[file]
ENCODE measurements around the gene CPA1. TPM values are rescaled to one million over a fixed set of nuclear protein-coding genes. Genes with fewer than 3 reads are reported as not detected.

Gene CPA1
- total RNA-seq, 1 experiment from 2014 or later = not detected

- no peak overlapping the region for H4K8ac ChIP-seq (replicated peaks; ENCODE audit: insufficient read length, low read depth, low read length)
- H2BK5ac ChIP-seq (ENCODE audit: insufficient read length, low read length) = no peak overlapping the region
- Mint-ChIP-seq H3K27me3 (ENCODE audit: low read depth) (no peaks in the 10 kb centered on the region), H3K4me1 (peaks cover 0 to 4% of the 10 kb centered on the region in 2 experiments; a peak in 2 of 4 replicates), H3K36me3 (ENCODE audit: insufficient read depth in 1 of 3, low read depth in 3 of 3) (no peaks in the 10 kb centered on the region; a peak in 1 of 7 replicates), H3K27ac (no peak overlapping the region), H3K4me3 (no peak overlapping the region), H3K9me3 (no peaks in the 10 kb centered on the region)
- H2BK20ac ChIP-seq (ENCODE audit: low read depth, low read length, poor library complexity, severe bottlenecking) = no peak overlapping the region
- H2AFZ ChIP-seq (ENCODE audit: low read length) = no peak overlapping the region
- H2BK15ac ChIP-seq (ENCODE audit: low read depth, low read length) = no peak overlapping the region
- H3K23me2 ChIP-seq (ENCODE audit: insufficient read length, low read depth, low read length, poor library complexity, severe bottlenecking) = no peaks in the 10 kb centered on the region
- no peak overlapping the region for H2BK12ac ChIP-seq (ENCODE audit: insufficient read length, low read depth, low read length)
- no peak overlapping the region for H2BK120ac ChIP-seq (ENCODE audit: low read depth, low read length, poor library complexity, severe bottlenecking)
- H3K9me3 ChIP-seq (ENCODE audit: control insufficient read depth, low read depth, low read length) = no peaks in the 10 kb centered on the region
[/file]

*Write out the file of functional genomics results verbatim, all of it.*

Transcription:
ENCODE measurements around the gene CPA1. TPM values are rescaled to one million over a fixed set of nuclear protein-coding genes. Genes with fewer than 3 reads are reported as not detected.

Gene CPA1
- total RNA-seq, 1 experiment from 2014 or later = not detected

- no peak overlapping the region for H4K8ac ChIP-seq (replicated peaks; ENCODE audit: insufficient read length, low read depth, low read length)
- H2BK5ac ChIP-seq (ENCODE audit: insufficient read length, low read length) = no peak overlapping the region
- Mint-ChIP-seq H3K27me3 (ENCODE audit: low read depth) (no peaks in the 10 kb centered on the region), H3K4me1 (peaks cover 0 to 4% of the 10 kb centered on the region in 2 experiments; a peak in 2 of 4 replicates), H3K36me3 (ENCODE audit: insufficient read depth in 1 of 3, low read depth in 3 of 3) (no peaks in the 10 kb centered on the region; a peak in 1 of 7 replicates), H3K27ac (no peak overlapping the region), H3K4me3 (no peak overlapping the region), H3K9me3 (no peaks in the 10 kb centered on the region)
- H2BK20ac ChIP-seq (ENCODE audit: low read depth, low read length, poor library complexity, severe bottlenecking) = no peak overlapping the region
- H2AFZ ChIP-seq (ENCODE audit: low read length) = no peak overlapping the region
- H2BK15ac ChIP-seq (ENCODE audit: low read depth, low read length) = no peak overlapping the region
- H3K23me2 ChIP-seq (ENCODE audit: insufficient read length, low read depth, low read length, poor library complexity, severe bottlenecking) = no peaks in the 10 kb centered on the region
- no peak overlapping the region for H2BK12ac ChIP-seq (ENCODE audit: insufficient read length, low read depth, low read length)
- no peak overlapping the region for H2BK120ac ChIP-seq (ENCODE audit: low read depth, low read length, poor library complexity, severe bottlenecking)
- H3K9me3 ChIP-seq (ENCODE audit: control insufficient read depth, low read depth, low read length) = no peaks in the 10 kb centered on the region